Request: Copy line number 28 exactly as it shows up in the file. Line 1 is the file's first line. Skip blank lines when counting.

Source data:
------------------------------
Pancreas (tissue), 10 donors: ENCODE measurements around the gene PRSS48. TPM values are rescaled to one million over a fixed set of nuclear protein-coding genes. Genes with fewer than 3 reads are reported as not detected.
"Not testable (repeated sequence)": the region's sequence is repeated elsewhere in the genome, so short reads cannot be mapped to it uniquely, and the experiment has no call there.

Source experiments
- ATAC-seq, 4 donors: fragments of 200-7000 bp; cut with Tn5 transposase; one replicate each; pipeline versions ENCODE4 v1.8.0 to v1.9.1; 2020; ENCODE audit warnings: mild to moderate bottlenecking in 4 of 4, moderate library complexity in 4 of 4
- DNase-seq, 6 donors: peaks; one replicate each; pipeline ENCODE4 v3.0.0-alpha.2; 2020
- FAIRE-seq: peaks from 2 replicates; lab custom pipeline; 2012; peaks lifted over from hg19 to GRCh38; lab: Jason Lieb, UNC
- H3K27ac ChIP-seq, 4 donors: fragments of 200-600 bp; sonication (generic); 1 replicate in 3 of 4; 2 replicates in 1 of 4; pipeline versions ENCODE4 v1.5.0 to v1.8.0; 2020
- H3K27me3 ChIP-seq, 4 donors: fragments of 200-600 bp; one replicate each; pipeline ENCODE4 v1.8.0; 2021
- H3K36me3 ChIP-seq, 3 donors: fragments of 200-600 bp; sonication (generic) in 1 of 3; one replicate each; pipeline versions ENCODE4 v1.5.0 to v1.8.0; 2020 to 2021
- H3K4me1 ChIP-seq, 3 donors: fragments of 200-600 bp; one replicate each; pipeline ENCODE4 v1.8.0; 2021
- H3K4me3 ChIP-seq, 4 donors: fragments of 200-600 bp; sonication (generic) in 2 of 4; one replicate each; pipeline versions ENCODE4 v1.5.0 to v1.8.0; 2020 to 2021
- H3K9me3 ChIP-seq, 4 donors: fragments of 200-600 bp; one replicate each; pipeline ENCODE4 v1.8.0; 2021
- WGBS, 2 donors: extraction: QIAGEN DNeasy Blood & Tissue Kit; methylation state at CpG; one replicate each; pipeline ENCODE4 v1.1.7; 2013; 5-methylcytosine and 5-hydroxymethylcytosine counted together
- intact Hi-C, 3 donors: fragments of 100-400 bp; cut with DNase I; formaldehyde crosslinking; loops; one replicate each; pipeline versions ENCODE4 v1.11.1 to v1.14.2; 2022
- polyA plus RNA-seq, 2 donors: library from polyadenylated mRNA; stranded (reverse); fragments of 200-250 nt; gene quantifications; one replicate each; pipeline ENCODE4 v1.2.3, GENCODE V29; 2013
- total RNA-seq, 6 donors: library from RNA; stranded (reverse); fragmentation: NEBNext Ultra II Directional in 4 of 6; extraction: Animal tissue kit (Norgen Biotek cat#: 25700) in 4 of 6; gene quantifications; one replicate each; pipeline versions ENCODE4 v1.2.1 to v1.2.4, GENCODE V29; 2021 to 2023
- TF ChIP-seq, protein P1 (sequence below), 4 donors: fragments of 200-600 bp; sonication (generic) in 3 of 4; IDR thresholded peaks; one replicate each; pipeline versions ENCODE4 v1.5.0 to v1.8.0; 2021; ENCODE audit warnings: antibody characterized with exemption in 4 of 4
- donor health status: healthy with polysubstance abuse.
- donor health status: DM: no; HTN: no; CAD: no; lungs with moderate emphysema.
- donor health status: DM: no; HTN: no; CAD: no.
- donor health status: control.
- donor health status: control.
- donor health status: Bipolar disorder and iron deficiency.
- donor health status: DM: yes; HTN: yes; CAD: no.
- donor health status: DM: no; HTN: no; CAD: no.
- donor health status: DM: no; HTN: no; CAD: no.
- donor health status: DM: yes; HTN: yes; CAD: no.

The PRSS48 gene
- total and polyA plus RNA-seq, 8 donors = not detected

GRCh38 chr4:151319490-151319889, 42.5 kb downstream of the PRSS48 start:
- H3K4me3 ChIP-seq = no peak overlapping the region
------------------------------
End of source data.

The PRSS48 gene